The Grand Canyon is, of course, well worth the detour from Route 66. It's only about 50 miles out of your way, not far from Flagstaff (an entirely different Geographical experience to the rest of the trip, due to the beautiful forests and hills) and just north of Williams in Arizona (which is worth stopping in for a coffee and a walk around). Getting up at 5:30am to watch the sunrise at the Grand Canyon is something that I'll never forget. It's not cheap, but when else in your life will you get to experience something as beautiful as this?
Day 15: Grand Canyon National Park to Seligman AZ (approximately 105 m) (Stagecoach 66 Motel)
After Tulsa, this was our second disaster. Seligman itself is worth a visit... but you need to be prepared for some monstrous cockroach-like beetles. Apparently they're called rhino beetles. Whatever they're called, they scared the crap out of us - they're the size of tennis balls and they somehow found their way into our room. Unimpressed, I asked for our money back and, to her credit, the Stagecoach 66 Motel (which is strangely located a mile east of the town) owner kindly obliged. We stopped at the Roadkill Cafe for a beer and met the scariest hillbilly couple you can possibly imagine. We sat in fear as the man told us he is a bounty hunter who wraps people in barbed wire until they hand over money. Needless to say, we downed our beers and headed west for Kingman, where we found a Marriott's Hotel. Again, peace of mind is priceless.
Day 16: Seligman to Needles CA then Las Vegas (approximately 260 m) (New York, New York)
I've been to Las Vegas before and, to be honest, didn't need to go there again. One night would have been enough. Two nights was unnecessary. Frankly, I missed being on Route 66. It's only worth the detour if you've never been before. Otherwise, save the money and spend it in more worthy Route 66 attractions instead. The heat was unbearable and, being a weekend in August, the streets were packed with tourists. At least the gambling was fun. On our way to Las Vegas, we stopped at Oatman - an incredible experience and worth the drive through the windy roads and dusty mountains.
Day 17: Las Vegas (explore)
We intended to stay in Barstow but, after driving for a few hours, we were happy to keep going to Los Angeles. So we cancelled our booking at the Route 66 Motel in Barstow and headed west for Laguna Beach, just south of Los Angeles. It was an gruelling day of driving... and a regretful decision not to complete our trip along Route 66 to Santa Monica, but I was desperate to avoid the LA traffic and just wanted to spend the last few days of our trip lying on a beach in Orange County. The Californian sections of Route 66 weren't as fun as the previous sections of the road. By now, we really missed Illinois, Missouri, Kansas and Oklahoma. We certainly preferred the earlier stretches of the road.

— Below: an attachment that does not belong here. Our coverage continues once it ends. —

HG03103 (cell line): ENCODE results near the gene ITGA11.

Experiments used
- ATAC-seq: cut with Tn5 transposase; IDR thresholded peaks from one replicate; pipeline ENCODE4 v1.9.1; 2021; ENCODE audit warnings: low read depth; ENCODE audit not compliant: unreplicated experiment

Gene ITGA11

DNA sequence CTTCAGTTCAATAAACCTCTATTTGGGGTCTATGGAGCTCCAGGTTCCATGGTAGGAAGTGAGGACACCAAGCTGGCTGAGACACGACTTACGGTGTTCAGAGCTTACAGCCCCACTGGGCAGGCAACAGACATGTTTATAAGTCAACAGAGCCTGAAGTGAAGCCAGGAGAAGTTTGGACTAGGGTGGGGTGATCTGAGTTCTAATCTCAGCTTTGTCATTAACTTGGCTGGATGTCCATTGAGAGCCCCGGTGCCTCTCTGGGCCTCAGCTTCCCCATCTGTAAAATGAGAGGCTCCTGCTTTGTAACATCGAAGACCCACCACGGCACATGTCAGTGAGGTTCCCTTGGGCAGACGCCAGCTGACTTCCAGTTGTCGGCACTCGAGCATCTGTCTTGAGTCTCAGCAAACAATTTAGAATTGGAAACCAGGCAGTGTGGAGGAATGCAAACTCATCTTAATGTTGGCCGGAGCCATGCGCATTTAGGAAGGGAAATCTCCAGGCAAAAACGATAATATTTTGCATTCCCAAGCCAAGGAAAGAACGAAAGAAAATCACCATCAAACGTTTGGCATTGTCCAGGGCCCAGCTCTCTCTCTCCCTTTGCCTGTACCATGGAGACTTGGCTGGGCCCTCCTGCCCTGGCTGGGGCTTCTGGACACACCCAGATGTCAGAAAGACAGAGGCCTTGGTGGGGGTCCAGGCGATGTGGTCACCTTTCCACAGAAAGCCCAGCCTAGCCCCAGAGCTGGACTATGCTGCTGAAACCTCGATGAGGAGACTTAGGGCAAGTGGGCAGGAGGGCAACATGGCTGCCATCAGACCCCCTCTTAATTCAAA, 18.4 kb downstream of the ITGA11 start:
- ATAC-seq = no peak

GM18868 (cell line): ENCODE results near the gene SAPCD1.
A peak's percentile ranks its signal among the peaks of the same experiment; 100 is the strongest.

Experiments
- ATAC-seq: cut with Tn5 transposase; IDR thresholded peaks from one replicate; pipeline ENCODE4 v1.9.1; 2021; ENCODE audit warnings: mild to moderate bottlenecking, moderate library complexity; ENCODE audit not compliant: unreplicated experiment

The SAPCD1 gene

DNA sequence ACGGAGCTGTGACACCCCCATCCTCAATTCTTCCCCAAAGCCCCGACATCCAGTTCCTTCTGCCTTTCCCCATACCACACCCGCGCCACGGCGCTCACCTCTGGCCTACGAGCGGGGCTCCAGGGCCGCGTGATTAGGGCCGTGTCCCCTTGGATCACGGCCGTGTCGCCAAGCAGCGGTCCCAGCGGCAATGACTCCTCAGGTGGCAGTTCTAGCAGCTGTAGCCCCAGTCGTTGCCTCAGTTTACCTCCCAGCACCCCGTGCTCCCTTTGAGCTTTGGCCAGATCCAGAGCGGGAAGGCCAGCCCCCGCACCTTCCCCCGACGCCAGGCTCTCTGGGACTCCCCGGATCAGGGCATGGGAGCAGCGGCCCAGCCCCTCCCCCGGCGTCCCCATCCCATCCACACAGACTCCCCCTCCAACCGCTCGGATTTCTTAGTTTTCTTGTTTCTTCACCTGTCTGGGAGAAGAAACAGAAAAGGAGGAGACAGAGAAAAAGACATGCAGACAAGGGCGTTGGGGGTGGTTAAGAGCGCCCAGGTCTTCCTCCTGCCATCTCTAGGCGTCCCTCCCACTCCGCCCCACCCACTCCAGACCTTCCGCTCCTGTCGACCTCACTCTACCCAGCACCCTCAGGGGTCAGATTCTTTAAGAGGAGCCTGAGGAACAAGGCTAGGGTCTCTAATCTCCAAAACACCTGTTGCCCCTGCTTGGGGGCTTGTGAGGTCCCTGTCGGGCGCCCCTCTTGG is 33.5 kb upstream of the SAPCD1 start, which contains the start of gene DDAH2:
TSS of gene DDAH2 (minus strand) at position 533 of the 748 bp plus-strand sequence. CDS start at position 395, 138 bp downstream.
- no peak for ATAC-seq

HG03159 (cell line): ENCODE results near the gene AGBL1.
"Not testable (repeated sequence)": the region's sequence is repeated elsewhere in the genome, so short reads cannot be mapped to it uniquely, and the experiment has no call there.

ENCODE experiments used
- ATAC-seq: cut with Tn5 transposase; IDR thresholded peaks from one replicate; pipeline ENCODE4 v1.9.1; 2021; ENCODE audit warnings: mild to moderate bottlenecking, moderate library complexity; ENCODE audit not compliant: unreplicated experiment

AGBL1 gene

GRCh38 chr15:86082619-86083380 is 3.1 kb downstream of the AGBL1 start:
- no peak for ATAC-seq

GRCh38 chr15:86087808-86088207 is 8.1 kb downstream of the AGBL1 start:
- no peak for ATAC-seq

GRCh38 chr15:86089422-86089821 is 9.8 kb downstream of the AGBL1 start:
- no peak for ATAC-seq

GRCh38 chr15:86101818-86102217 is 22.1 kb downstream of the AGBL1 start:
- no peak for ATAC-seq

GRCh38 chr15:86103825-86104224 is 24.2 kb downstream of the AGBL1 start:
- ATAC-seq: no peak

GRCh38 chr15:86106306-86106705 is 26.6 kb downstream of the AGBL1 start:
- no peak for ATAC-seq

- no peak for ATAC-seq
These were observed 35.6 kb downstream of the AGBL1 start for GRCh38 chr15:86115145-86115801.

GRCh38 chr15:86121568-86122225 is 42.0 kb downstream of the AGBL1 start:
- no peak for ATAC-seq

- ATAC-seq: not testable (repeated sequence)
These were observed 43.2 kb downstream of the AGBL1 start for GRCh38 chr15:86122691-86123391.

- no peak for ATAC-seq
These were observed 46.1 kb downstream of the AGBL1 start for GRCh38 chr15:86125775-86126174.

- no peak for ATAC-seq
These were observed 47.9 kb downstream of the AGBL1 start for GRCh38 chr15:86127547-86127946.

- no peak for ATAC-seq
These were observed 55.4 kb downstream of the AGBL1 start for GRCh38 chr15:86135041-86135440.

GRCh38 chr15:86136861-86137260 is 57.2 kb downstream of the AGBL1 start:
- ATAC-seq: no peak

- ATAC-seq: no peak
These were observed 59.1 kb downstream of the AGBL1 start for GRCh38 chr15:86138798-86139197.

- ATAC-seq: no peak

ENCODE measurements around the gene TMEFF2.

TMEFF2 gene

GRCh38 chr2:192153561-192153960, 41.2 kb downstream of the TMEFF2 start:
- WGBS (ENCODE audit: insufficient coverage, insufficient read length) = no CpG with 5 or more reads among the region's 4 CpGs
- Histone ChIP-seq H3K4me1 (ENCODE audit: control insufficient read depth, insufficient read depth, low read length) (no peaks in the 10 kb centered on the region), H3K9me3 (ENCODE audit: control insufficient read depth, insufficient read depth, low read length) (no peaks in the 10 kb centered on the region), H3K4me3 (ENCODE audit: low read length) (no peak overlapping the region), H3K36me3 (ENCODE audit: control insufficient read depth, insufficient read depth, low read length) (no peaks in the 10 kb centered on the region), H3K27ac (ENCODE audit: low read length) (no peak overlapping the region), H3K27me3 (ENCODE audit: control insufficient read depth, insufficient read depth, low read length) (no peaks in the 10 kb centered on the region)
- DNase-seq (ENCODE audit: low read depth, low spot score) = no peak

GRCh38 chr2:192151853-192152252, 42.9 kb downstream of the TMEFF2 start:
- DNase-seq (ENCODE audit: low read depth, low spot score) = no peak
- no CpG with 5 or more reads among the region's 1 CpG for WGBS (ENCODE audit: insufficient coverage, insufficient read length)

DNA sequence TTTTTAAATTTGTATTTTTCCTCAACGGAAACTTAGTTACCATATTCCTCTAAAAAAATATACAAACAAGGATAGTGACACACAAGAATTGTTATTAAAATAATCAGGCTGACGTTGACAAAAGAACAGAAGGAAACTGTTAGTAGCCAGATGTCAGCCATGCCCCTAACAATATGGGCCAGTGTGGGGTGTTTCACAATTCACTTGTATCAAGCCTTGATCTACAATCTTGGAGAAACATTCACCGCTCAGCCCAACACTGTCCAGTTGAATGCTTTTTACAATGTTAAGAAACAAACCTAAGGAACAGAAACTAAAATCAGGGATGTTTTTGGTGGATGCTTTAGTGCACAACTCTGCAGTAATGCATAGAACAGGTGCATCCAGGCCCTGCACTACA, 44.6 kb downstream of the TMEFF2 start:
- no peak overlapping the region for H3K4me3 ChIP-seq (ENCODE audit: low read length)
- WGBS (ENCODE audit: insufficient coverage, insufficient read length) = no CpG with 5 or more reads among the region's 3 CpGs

Day 19-21: Laguna Beach (explore)
I've been to Laguna Beach before and was desperate to go back, this time with my fiance. It is expensive and a bit pretentious. But the town attracts arty folk and surfers in equal measure. It was the perfect relaxing end to an epic road trip and a chance to reflect on the memories of our three weeks driving along the Mother Road. Ok, so we missed the last hundred miles of Route 66, but you've got to do what feels right at the time and live with your decisions.
Here are some photos of our trip.
Moments after proposing to my fiance in Chicago
Chicago skyline from Willis Tower (formerly Sears Tower)
A cobbled section of Route 66 in Illinois
Beautiful views from the Devil's Elbow bridge in Missouri
The vehicle that inspired the 'Tow-mater' character from the films Cars, in Galena, Kansas
Patriotic signing of the flag in Kansas
We saw a few of these giant crosses as we crossed the Bible Belt
The Oklahoma City bombing memorial - a chair for each of the victims
My fiance enjoying an onion burger in a typical Route 66 diner
I stopped the car to take these photos of a tornado/storm that was brewing on the horizon in Oklahoma. As a Geography teacher, it fascinated me.
This storm cell moved towards as at alarming pace in Oklahoma
Without doubt the worst storm I've ever experienced
The U-Drop Inn in Shamrock, Texas - an iconic Route 66 landmark
Cadillac Ranch, Texas
A typical abandoned house in a typical ghost town in Texas
The iconic Blue Swallow Motel in Tucumcari, New Mexico
The beautiful Blue Hole in Santa Rosa, New Mexico
A beautiful stretch of Route 66 in New Mexico
The Petrified National Forest in Arizona
The Wig-Wam Motel in Holbrook, Arizona
The Meteor Crater in Arizona
Route 66 in Flagstaff, Arizona
The south rim of the Grand Canyon, Arizona
Some of the wildlife at the Grand Canyon, Arizona
Route 66 in Oatman, Arizona
New York, New York - our hotel in Las Vegas, Nevada
Enjoying a cocktail in Laguna Beach, California
Wood's Cove, Laguna Beach, California